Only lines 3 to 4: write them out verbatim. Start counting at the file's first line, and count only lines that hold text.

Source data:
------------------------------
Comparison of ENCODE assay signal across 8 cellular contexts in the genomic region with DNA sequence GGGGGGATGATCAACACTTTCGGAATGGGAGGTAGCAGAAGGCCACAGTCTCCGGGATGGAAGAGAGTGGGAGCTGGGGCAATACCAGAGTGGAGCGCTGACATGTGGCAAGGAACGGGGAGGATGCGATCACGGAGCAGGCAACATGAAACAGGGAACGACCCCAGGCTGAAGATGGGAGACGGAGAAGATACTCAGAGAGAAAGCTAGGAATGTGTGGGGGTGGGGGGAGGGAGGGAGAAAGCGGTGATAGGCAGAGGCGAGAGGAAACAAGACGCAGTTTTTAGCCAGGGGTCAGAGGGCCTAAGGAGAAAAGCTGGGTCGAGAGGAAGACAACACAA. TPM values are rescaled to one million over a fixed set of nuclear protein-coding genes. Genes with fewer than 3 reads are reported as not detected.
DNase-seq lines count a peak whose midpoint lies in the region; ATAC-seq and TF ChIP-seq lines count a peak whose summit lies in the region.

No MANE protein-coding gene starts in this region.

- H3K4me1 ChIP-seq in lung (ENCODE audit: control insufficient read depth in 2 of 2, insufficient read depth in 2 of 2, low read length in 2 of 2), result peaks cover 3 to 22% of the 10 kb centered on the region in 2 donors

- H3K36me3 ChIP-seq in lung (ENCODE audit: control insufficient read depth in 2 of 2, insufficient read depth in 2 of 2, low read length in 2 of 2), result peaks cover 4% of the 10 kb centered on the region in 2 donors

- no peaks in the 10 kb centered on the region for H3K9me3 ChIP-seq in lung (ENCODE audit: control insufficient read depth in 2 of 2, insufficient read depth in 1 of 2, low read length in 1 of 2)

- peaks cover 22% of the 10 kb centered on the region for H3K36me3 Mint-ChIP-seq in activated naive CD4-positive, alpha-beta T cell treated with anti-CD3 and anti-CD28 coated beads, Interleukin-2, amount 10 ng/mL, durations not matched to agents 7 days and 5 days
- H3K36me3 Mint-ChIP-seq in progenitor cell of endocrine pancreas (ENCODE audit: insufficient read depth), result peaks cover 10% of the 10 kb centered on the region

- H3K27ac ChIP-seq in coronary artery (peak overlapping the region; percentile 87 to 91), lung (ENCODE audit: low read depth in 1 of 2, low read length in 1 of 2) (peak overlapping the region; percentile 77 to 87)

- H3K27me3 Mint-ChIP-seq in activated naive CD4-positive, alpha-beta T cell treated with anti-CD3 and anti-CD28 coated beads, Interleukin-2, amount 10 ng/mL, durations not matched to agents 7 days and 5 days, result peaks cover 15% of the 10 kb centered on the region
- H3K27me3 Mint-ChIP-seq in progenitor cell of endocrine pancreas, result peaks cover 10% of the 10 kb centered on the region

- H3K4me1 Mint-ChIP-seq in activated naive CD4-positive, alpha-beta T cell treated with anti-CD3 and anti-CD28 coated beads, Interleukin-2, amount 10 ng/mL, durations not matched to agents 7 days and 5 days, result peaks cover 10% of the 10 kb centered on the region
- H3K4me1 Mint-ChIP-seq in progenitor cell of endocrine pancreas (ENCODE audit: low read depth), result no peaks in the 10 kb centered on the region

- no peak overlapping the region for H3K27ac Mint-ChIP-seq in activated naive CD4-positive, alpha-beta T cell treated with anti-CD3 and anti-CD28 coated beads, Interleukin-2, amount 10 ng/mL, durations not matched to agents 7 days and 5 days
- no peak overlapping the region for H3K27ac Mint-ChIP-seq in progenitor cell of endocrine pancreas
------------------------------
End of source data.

No MANE protein-coding gene starts in this region.

- H3K4me1 ChIP-seq in lung (ENCODE audit: control insufficient read depth in 2 of 2, insufficient read depth in 2 of 2, low read length in 2 of 2), result peaks cover 3 to 22% of the 10 kb centered on the region in 2 donors